For 1,493 reviews, this critic has graded:
  • 41% higher than the average critic
  • 2% same as the average critic
  • 57% lower than the average critic
On average, this critic grades 0.4 points higher than other critics. (0-100 point scale)

Jonathan Rosenbaum's Scores

  • Movies
Average review score: 60
Highest review score: 100 Mala Noche
Lowest review score: 0 Cocktail
Score distribution:
1,493 movie reviews
    • 75 Metascore
    • 90 Jonathan Rosenbaum
    Unprecedented in its intellectual ambition, this is endlessly stimulating; it probably tries for too much, but it shames many other contemporary essays that try for too little.
    • 84 Metascore
    • 90 Jonathan Rosenbaum
    It's a welcome throwback to the carefully crafted family films of the studio era. The scenery is lovely, and the cast is entirely worthy of the enterprise (including the regal and athletic star).
    • 71 Metascore
    • 90 Jonathan Rosenbaum
    In one sense, this seemingly melodramatic plot premise is contrived, registering more as myth than as real possibility. Yet thanks to what the movie has in mind and especially what the actors bring to it, it's a lovely myth, one that has the ring of deeply felt truth.
    • 64 Metascore
    • 90 Jonathan Rosenbaum
    Action-adventure pictures have a lamentable tendency toward mindlessness, but Edward Zwick's epic story has numerous virtues apart from suspense and spectacle.
    • 75 Metascore
    • 90 Jonathan Rosenbaum
    Pedro Almodovar's 1995 comic melodrama seems in many ways his most mature work, in theme as well as execution.... Almodovar's control over the material and his affection for his characters never falter.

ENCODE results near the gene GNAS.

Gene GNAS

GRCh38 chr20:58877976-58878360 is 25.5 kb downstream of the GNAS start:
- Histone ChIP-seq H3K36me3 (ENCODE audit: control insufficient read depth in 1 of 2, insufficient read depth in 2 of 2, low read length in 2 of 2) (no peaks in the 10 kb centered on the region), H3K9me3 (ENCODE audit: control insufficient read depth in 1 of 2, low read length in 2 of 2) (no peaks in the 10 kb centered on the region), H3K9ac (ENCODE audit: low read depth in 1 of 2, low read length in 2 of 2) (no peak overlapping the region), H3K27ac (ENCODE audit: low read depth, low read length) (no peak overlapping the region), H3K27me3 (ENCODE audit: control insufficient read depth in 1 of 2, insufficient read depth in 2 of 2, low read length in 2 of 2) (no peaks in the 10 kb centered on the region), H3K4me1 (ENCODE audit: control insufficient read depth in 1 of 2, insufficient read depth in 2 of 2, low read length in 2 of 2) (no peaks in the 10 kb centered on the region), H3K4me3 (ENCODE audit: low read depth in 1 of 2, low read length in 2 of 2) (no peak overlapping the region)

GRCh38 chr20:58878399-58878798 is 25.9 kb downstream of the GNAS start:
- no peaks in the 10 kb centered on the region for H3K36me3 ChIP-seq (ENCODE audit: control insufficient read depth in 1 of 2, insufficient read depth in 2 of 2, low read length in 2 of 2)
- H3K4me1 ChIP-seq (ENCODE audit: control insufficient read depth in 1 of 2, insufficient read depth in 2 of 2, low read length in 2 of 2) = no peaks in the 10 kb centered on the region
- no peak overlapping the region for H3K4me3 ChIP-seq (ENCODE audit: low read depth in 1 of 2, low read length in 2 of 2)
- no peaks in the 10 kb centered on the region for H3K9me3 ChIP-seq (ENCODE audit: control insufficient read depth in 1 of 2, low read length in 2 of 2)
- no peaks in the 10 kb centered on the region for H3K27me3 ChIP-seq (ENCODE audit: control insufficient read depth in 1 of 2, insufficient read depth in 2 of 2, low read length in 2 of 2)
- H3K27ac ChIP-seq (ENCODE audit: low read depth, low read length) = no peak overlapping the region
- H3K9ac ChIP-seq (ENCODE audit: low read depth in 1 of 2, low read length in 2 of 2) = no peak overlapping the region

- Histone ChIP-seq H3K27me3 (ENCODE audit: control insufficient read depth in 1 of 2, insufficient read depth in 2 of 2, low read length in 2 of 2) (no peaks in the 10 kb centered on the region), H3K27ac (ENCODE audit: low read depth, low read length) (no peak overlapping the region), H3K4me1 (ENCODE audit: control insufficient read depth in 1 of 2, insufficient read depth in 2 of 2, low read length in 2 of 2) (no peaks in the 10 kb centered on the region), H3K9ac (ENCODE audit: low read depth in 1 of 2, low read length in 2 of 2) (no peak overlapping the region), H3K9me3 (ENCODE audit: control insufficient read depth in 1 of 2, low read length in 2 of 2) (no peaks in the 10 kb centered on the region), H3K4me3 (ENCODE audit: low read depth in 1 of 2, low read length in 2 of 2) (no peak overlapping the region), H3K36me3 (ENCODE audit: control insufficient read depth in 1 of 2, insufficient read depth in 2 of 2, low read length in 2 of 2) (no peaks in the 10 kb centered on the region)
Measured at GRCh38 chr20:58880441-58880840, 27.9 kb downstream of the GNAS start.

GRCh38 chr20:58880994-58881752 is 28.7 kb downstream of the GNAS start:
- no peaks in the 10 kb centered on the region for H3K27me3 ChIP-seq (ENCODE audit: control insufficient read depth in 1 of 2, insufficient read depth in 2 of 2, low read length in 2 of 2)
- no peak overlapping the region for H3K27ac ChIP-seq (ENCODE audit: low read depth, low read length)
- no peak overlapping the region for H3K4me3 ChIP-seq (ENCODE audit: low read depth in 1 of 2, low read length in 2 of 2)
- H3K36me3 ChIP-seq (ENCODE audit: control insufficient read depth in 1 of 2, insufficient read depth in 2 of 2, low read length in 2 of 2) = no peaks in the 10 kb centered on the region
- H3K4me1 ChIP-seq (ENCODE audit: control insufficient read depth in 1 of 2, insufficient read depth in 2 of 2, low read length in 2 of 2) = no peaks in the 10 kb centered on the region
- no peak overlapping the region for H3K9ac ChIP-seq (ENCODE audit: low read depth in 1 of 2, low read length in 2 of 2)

• 78 Metascore
    • 90 Jonathan Rosenbaum
    Clint Eastwood's ambitious 1988 feature about the great Charlie Parker (Forest Whitaker) is the most serious, conscientious, and accomplished jazz biopic ever made, and almost certainly Eastwood's best picture as well.
    • 73 Metascore
    • 90 Jonathan Rosenbaum
    This deserves to be seen and cherished for at least a couple of reasons: first for Joanne Woodward's exquisitely multilayered and nuanced performance as India Bridge, a frustrated, well-to-do WASP Kansas City housewife and mother during the 30s and 40s; and second for screenwriter Ruth Prawer Jhabvala's retention of much of the episodic, short-chapter form of the books.
    • 65 Metascore
    • 90 Jonathan Rosenbaum
    Under the thoughtful direction of Guy Ferland - what emerges is solid and affecting.
    • 77 Metascore
    • 90 Jonathan Rosenbaum
    Not only Waters's best movie, but a crossover gesture that expands his appeal without compromising his vision one iota; Ricki Lake as the hefty young heroine is especially delightful.
    • 82 Metascore
    • 90 Jonathan Rosenbaum
    Cronenberg's follow-up to "A History of Violence" -- starring the same lead, Viggo Mortensen, in a very different part -- lacks the theoretical dimension of its predecessor, but it's no less masterful in its fluid storytelling and shocking choreography of violence.
    • 78 Metascore
    • 90 Jonathan Rosenbaum
    This poses some tricky moral questions, and its troubling ambiguities rank a cut above the dubious uplift of "Schindler's List."